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The Aadhaar judgment is 1448 pages long. This includes the dissenting judgment by Justice DY Chandrachud and Justice Ashok Bhushan.
This piece explains the judgment in brief.
Justice AK Sikri authored the majority judgment on behalf of himself and CJI Dipak Misra and Justice AM Khanwilkar.
Below are the questions which the majority judgment has sought to answer on Aadhaar, its validity and other ancillary questions that came before it.
1. Whether the Aadhaar Project creates or has a tendency to create a surveillance state and is, thus, unconstitutional on this ground?
In this regard, the Court framed the following incidental Issues:
(a) What is the magnitude of protection that needs to be accorded to collection, storage and usage of biometric data?
(b) Whether the Aadhaar Act and Rules provide such protection, including in respect of data minimisation, purpose limitation, time period for data retention and data protection and security?
On the first question on surveillance, the Court held that the architecture of Aadhaar, as well as the provisions of the Aadhaar Act, do not tend to create a surveillance state. This is ensured by the manner in which the Aadhaar project operates.
“During the enrolment process, minimal biometric data in the form of iris and fingerprints is collected. The Authority does not collect purpose, location or details of transaction. Thus, it is purpose blind. The information collected, as aforesaid, remains in silos. Merging of silos is prohibited. The requesting agency is provided answer only in ‘Yes’ or ‘No’ about the authentication of the person concerned. The authentication process is not exposed to the Internet world. Security measures, as per the provisions of Section 29(3) read with Section 38(g) as well as Regulation 17(1)(d) of the Authentication Regulations, are strictly followed and adhered to.”
Further, the court held that there are sufficient authentication security measures taken as well. During authentication no information about the nature of transaction etc. is obtained. The Authority has mandated use of Registered Devices (RD) for all authentication request. Introduction of RD in Aadhaar authentication system rules out any possibility of use of stored biometric and replay of biometrics captured from other source. Requesting entities are not legally allowed to store biometrics captured for Aadhaar authentication under Regulation 17(1)(a) of the Authentication Regulations. Further, the authority or any entity under its control is statutorily barred from collecting, keeping or maintaining any information about the purpose of authentication under Section 32(3) of the Aadhaar Act.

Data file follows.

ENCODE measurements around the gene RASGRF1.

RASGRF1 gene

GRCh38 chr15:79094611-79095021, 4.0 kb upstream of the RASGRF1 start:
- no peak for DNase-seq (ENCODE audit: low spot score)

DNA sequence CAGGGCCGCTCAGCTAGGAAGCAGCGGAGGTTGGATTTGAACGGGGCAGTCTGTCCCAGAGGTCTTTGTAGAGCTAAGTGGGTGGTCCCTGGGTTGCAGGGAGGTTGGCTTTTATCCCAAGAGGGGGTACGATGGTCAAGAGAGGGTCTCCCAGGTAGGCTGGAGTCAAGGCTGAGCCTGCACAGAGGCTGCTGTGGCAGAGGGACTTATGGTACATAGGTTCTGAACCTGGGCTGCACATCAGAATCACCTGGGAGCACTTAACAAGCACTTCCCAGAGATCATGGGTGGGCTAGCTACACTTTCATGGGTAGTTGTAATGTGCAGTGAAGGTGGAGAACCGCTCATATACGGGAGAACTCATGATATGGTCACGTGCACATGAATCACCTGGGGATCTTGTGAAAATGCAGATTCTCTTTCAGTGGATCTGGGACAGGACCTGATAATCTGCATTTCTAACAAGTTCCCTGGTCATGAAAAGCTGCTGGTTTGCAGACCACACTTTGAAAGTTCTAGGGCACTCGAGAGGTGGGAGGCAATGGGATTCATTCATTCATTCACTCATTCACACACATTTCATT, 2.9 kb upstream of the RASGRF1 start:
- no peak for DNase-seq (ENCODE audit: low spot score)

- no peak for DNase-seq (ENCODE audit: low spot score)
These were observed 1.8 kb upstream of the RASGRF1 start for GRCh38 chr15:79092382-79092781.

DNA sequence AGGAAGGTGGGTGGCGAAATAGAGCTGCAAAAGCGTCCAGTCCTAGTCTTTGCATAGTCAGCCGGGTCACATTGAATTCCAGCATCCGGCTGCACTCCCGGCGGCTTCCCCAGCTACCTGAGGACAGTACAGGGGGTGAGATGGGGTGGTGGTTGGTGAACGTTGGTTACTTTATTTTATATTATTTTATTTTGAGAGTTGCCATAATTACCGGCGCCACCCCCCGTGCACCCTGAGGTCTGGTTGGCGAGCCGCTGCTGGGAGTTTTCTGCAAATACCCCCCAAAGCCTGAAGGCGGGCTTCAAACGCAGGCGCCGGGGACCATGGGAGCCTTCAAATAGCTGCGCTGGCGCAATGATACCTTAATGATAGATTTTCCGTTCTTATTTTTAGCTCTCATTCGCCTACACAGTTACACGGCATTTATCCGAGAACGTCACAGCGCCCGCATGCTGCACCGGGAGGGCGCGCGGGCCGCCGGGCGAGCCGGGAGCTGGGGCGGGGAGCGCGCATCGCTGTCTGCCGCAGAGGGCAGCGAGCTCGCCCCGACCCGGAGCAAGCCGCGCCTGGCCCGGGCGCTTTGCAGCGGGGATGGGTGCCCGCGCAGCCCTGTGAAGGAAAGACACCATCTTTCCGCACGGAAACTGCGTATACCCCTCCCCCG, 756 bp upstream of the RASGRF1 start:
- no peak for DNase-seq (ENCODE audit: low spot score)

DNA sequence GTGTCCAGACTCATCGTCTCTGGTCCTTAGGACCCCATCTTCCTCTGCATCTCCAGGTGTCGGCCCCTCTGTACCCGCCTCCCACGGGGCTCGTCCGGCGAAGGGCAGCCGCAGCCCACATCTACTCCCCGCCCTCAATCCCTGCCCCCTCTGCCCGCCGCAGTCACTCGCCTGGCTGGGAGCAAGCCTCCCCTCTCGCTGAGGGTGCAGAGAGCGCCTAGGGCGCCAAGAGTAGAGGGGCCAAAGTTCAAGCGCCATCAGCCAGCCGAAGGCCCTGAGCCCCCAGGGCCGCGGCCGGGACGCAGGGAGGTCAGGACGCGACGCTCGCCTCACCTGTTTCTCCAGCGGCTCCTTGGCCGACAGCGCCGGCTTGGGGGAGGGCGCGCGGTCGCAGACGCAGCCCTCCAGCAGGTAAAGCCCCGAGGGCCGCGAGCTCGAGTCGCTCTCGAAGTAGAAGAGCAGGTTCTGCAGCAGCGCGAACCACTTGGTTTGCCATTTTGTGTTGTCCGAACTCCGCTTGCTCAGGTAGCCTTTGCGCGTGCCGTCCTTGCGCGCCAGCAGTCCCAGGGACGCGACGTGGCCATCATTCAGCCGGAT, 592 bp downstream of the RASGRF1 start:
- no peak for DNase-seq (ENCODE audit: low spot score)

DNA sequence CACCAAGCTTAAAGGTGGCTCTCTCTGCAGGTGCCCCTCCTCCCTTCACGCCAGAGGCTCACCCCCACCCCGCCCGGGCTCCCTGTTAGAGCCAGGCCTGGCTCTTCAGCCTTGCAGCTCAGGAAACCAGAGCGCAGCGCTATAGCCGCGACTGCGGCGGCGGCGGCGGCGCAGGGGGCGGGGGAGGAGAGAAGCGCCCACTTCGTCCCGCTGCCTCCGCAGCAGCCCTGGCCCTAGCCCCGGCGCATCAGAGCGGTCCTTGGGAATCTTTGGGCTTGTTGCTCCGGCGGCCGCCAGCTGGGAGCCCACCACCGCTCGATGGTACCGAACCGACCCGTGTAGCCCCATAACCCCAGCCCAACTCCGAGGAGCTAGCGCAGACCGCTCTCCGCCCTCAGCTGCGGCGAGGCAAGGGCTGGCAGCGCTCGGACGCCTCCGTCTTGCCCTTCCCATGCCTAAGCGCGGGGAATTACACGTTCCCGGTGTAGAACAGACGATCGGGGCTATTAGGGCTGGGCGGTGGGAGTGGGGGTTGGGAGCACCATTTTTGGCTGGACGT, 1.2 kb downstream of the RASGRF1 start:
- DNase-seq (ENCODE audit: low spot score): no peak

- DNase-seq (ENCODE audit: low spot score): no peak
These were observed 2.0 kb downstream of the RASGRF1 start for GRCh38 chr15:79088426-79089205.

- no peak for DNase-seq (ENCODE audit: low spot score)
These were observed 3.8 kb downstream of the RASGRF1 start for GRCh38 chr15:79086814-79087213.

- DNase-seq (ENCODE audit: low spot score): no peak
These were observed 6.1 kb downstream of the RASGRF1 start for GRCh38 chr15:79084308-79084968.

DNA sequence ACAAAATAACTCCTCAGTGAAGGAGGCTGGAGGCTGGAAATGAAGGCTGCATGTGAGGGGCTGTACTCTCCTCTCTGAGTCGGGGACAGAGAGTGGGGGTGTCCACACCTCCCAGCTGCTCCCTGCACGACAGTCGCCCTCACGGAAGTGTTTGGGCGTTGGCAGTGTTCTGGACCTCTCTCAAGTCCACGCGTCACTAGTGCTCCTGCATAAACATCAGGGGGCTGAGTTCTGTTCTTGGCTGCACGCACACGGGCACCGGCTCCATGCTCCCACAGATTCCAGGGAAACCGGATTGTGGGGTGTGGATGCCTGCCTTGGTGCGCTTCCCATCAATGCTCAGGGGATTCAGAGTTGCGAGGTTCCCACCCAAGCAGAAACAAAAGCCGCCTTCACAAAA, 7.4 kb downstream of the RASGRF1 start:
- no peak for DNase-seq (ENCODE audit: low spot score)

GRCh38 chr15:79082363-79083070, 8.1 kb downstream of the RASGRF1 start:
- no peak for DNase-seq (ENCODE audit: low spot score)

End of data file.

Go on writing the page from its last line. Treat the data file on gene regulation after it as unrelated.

The Court also held that after going through the Aadhaar structure from the provisions of the Aadhaar Act and the machinery which the Authority has created for data protection, it was of the view that it is very difficult to create profile of a person simply on the basis of biometric and demographic information stored in CIDR.
On data protection also, the Court sided with the government. Holding that the Act has endeavoured to provide safeguard and the issue will be addressed on striking down of certain provisions.
“Insofar as use and protection of data is concerned, having regard to the principles enshrined in various cases, Indian and foreign, the matter is examined from the standpoint of data minimisation, purpose limitation, time period for data retention, data protection and security (qua CIDR, requisite entities, enrolment agencies and Registrars, authentication service agency, hacking, biometric solution providers, substantive procedural or judicial safeguards). After discussing the aforesaid aspect with reference to certain provisions of the Aadhaar Act, we are of the view that apprehensions of the petitioners stand assuaged with the striking down or reading down or clarification of some of the provisions…”